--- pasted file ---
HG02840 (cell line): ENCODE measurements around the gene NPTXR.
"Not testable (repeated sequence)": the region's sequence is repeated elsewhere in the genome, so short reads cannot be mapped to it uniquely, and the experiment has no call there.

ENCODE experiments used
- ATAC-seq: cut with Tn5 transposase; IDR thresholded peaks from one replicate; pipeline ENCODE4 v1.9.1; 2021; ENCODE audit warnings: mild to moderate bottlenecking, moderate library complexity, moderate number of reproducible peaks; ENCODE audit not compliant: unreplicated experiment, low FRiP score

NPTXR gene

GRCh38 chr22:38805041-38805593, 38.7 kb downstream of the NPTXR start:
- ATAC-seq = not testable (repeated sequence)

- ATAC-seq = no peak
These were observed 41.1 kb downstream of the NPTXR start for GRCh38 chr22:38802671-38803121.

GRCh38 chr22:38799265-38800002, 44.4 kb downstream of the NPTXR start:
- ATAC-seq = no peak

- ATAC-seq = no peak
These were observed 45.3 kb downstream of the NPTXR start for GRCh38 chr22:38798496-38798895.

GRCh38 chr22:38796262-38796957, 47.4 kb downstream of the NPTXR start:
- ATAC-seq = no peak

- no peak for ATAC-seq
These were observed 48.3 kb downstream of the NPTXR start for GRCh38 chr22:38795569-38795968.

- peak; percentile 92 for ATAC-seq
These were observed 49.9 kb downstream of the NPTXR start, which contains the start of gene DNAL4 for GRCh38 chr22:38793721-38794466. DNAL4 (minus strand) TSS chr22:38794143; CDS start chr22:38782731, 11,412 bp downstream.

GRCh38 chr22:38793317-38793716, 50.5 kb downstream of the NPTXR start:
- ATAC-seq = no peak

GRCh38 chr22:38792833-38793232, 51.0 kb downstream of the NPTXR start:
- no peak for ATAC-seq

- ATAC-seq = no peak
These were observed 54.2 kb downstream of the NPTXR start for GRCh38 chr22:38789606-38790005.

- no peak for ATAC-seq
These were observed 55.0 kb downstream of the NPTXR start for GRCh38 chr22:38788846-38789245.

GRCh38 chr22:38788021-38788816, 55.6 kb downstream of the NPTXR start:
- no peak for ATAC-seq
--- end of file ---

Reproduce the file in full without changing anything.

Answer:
HG02840 (cell line): ENCODE measurements around the gene NPTXR.
"Not testable (repeated sequence)": the region's sequence is repeated elsewhere in the genome, so short reads cannot be mapped to it uniquely, and the experiment has no call there.

ENCODE experiments used
- ATAC-seq: cut with Tn5 transposase; IDR thresholded peaks from one replicate; pipeline ENCODE4 v1.9.1; 2021; ENCODE audit warnings: mild to moderate bottlenecking, moderate library complexity, moderate number of reproducible peaks; ENCODE audit not compliant: unreplicated experiment, low FRiP score

NPTXR gene

GRCh38 chr22:38805041-38805593, 38.7 kb downstream of the NPTXR start:
- ATAC-seq = not testable (repeated sequence)

- ATAC-seq = no peak
These were observed 41.1 kb downstream of the NPTXR start for GRCh38 chr22:38802671-38803121.

GRCh38 chr22:38799265-38800002, 44.4 kb downstream of the NPTXR start:
- ATAC-seq = no peak

- ATAC-seq = no peak
These were observed 45.3 kb downstream of the NPTXR start for GRCh38 chr22:38798496-38798895.

GRCh38 chr22:38796262-38796957, 47.4 kb downstream of the NPTXR start:
- ATAC-seq = no peak

- no peak for ATAC-seq
These were observed 48.3 kb downstream of the NPTXR start for GRCh38 chr22:38795569-38795968.

- peak; percentile 92 for ATAC-seq
These were observed 49.9 kb downstream of the NPTXR start, which contains the start of gene DNAL4 for GRCh38 chr22:38793721-38794466. DNAL4 (minus strand) TSS chr22:38794143; CDS start chr22:38782731, 11,412 bp downstream.

GRCh38 chr22:38793317-38793716, 50.5 kb downstream of the NPTXR start:
- ATAC-seq = no peak

GRCh38 chr22:38792833-38793232, 51.0 kb downstream of the NPTXR start:
- no peak for ATAC-seq

- ATAC-seq = no peak
These were observed 54.2 kb downstream of the NPTXR start for GRCh38 chr22:38789606-38790005.

- no peak for ATAC-seq
These were observed 55.0 kb downstream of the NPTXR start for GRCh38 chr22:38788846-38789245.

GRCh38 chr22:38788021-38788816, 55.6 kb downstream of the NPTXR start:
- no peak for ATAC-seq